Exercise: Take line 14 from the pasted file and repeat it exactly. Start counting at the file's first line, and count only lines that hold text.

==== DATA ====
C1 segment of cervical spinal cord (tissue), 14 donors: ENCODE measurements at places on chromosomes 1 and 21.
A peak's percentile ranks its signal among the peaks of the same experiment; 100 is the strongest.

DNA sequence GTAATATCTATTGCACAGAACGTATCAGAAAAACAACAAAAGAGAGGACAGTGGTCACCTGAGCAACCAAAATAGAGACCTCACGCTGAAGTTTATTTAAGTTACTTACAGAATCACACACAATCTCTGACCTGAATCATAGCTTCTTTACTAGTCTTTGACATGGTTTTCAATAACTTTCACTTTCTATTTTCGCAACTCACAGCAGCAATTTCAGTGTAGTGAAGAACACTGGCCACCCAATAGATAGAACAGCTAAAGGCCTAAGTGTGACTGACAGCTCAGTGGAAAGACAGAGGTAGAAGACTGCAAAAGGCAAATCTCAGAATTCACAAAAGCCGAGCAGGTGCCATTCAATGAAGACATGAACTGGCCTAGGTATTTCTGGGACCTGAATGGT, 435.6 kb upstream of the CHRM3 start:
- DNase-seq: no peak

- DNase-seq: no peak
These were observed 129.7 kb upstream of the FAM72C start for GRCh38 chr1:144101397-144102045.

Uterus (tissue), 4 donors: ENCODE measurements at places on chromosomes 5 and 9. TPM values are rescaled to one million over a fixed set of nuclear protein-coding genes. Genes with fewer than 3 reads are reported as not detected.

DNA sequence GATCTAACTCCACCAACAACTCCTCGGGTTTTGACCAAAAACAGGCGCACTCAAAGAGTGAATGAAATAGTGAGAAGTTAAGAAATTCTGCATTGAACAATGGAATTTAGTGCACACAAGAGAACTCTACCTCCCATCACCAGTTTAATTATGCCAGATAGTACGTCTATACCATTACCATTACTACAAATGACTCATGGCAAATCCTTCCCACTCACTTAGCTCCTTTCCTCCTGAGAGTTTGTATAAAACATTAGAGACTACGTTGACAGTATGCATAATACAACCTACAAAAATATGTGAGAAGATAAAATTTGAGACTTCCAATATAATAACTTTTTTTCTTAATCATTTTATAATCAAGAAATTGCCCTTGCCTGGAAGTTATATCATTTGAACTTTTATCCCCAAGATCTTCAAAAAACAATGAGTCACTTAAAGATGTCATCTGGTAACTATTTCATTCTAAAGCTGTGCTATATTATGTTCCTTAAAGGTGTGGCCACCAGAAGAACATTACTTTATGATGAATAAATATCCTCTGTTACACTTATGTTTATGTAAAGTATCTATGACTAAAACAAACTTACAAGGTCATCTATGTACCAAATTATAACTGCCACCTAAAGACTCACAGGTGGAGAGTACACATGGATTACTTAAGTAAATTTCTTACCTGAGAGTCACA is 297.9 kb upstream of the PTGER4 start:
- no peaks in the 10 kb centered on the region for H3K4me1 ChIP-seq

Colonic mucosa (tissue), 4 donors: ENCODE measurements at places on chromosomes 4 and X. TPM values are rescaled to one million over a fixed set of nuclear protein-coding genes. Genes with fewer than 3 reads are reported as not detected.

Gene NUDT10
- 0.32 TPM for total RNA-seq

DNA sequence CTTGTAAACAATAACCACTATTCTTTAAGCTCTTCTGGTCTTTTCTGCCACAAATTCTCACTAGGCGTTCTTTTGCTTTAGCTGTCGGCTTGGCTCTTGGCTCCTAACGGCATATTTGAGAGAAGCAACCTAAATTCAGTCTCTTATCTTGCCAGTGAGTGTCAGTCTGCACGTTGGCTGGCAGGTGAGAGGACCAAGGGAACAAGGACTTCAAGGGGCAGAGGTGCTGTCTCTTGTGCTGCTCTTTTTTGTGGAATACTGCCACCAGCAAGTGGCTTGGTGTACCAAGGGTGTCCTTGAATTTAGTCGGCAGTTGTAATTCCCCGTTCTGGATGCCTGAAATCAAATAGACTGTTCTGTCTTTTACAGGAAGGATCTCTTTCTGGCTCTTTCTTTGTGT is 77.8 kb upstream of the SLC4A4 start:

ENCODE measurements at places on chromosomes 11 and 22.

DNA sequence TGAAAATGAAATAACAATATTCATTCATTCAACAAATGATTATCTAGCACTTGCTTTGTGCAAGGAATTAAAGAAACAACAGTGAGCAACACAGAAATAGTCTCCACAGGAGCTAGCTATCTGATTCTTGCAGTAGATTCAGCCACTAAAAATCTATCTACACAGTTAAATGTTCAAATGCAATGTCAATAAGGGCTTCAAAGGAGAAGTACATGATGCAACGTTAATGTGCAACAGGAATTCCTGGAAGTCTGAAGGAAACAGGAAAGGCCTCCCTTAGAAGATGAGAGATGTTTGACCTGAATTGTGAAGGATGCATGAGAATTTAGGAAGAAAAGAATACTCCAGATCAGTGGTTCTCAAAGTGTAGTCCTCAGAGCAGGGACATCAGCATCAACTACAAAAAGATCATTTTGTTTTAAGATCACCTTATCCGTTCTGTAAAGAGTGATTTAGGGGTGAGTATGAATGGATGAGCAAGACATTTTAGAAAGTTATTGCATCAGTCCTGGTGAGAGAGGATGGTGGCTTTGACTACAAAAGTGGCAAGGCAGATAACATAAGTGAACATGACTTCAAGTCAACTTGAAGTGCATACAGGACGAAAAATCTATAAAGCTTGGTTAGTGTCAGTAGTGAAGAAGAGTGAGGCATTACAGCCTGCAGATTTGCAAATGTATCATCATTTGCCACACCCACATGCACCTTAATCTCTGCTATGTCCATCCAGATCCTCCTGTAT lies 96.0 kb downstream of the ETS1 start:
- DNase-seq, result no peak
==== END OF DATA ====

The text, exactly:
ENCODE measurements at places on chromosomes 11 and 22.